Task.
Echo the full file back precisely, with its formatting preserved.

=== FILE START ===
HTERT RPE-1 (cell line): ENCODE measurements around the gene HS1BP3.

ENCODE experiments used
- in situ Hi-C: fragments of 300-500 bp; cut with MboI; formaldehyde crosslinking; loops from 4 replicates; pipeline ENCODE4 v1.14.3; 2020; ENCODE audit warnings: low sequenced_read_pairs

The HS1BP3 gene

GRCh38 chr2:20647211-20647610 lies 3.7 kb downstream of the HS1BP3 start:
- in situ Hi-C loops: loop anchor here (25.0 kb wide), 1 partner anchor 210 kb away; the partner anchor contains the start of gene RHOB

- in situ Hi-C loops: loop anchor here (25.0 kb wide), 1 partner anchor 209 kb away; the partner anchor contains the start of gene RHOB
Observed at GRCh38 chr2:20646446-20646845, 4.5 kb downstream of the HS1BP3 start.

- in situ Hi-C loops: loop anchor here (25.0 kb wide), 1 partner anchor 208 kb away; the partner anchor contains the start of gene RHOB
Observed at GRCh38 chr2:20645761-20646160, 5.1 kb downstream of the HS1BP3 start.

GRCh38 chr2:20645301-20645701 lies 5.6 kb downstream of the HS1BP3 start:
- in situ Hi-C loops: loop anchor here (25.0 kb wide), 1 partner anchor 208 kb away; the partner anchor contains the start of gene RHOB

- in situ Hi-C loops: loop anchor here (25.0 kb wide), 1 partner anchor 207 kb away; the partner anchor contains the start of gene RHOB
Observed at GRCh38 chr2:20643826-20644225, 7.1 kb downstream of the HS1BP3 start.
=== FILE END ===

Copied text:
HTERT RPE-1 (cell line): ENCODE measurements around the gene HS1BP3.

ENCODE experiments used
- in situ Hi-C: fragments of 300-500 bp; cut with MboI; formaldehyde crosslinking; loops from 4 replicates; pipeline ENCODE4 v1.14.3; 2020; ENCODE audit warnings: low sequenced_read_pairs

The HS1BP3 gene

GRCh38 chr2:20647211-20647610 lies 3.7 kb downstream of the HS1BP3 start:
- in situ Hi-C loops: loop anchor here (25.0 kb wide), 1 partner anchor 210 kb away; the partner anchor contains the start of gene RHOB

- in situ Hi-C loops: loop anchor here (25.0 kb wide), 1 partner anchor 209 kb away; the partner anchor contains the start of gene RHOB
Observed at GRCh38 chr2:20646446-20646845, 4.5 kb downstream of the HS1BP3 start.

- in situ Hi-C loops: loop anchor here (25.0 kb wide), 1 partner anchor 208 kb away; the partner anchor contains the start of gene RHOB
Observed at GRCh38 chr2:20645761-20646160, 5.1 kb downstream of the HS1BP3 start.

GRCh38 chr2:20645301-20645701 lies 5.6 kb downstream of the HS1BP3 start:
- in situ Hi-C loops: loop anchor here (25.0 kb wide), 1 partner anchor 208 kb away; the partner anchor contains the start of gene RHOB

- in situ Hi-C loops: loop anchor here (25.0 kb wide), 1 partner anchor 207 kb away; the partner anchor contains the start of gene RHOB
Observed at GRCh38 chr2:20643826-20644225, 7.1 kb downstream of the HS1BP3 start.